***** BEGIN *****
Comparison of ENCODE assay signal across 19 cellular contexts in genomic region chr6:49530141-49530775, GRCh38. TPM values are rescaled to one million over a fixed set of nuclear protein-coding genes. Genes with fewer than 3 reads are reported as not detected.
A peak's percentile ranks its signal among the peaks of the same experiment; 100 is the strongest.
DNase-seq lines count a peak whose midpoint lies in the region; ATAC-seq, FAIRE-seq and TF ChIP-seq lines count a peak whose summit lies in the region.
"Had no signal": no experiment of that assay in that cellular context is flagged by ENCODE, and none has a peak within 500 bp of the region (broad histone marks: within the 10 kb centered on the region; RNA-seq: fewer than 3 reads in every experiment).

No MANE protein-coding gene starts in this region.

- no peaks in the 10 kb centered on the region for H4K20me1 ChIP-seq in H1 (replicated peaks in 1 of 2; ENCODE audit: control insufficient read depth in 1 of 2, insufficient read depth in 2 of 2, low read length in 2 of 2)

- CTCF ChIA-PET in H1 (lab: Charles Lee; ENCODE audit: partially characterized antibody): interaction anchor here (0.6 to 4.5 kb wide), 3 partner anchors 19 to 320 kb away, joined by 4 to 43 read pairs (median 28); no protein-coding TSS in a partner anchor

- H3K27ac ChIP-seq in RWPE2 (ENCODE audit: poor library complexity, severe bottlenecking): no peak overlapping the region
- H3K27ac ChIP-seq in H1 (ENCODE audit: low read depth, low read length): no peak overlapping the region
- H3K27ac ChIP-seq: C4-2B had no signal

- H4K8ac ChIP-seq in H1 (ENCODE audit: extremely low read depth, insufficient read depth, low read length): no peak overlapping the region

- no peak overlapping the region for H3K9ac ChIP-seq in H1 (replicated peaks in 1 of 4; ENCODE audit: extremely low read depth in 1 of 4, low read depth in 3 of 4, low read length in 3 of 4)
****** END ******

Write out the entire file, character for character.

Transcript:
Comparison of ENCODE assay signal across 19 cellular contexts in genomic region chr6:49530141-49530775, GRCh38. TPM values are rescaled to one million over a fixed set of nuclear protein-coding genes. Genes with fewer than 3 reads are reported as not detected.
A peak's percentile ranks its signal among the peaks of the same experiment; 100 is the strongest.
DNase-seq lines count a peak whose midpoint lies in the region; ATAC-seq, FAIRE-seq and TF ChIP-seq lines count a peak whose summit lies in the region.
"Had no signal": no experiment of that assay in that cellular context is flagged by ENCODE, and none has a peak within 500 bp of the region (broad histone marks: within the 10 kb centered on the region; RNA-seq: fewer than 3 reads in every experiment).

No MANE protein-coding gene starts in this region.

- no peaks in the 10 kb centered on the region for H4K20me1 ChIP-seq in H1 (replicated peaks in 1 of 2; ENCODE audit: control insufficient read depth in 1 of 2, insufficient read depth in 2 of 2, low read length in 2 of 2)

- CTCF ChIA-PET in H1 (lab: Charles Lee; ENCODE audit: partially characterized antibody): interaction anchor here (0.6 to 4.5 kb wide), 3 partner anchors 19 to 320 kb away, joined by 4 to 43 read pairs (median 28); no protein-coding TSS in a partner anchor

- H3K27ac ChIP-seq in RWPE2 (ENCODE audit: poor library complexity, severe bottlenecking): no peak overlapping the region
- H3K27ac ChIP-seq in H1 (ENCODE audit: low read depth, low read length): no peak overlapping the region
- H3K27ac ChIP-seq: C4-2B had no signal

- H4K8ac ChIP-seq in H1 (ENCODE audit: extremely low read depth, insufficient read depth, low read length): no peak overlapping the region

- no peak overlapping the region for H3K9ac ChIP-seq in H1 (replicated peaks in 1 of 4; ENCODE audit: extremely low read depth in 1 of 4, low read depth in 3 of 4, low read length in 3 of 4)